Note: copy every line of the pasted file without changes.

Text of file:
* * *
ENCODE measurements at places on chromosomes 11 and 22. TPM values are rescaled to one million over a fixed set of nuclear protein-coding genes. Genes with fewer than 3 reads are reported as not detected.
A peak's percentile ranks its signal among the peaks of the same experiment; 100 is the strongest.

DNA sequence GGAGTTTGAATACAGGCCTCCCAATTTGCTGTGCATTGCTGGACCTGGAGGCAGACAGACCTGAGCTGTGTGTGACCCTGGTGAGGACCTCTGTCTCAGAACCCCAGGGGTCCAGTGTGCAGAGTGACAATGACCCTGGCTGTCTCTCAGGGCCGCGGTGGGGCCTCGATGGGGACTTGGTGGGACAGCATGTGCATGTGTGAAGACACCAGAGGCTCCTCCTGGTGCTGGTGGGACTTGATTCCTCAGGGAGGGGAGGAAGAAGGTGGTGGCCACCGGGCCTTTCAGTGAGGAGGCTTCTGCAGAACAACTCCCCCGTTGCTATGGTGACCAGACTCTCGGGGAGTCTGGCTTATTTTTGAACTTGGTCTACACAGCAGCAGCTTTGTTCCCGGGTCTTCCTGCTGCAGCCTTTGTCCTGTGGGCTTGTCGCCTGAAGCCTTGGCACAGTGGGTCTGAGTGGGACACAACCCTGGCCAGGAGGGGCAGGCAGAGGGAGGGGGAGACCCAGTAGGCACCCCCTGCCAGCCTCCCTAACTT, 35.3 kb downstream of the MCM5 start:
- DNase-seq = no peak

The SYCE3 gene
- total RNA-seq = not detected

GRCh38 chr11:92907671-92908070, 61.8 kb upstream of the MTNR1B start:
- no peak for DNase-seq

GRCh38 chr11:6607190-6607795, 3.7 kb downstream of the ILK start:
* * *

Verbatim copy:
ENCODE measurements at places on chromosomes 11 and 22. TPM values are rescaled to one million over a fixed set of nuclear protein-coding genes. Genes with fewer than 3 reads are reported as not detected.
A peak's percentile ranks its signal among the peaks of the same experiment; 100 is the strongest.

DNA sequence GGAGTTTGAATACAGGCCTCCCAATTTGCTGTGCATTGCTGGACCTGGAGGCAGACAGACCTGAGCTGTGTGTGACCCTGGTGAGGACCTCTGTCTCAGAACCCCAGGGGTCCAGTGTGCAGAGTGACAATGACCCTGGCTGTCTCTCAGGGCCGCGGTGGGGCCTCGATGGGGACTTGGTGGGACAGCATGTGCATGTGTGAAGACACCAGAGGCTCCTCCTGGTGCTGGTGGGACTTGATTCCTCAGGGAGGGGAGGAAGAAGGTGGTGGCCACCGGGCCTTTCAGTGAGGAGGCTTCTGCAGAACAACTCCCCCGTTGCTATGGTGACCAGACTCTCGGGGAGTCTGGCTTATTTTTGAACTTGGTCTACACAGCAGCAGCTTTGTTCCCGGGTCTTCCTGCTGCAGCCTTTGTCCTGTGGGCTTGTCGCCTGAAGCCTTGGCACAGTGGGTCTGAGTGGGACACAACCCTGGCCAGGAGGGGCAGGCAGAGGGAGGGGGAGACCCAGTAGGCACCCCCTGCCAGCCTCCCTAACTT, 35.3 kb downstream of the MCM5 start:
- DNase-seq = no peak

The SYCE3 gene
- total RNA-seq = not detected

GRCh38 chr11:92907671-92908070, 61.8 kb upstream of the MTNR1B start:
- no peak for DNase-seq

GRCh38 chr11:6607190-6607795, 3.7 kb downstream of the ILK start: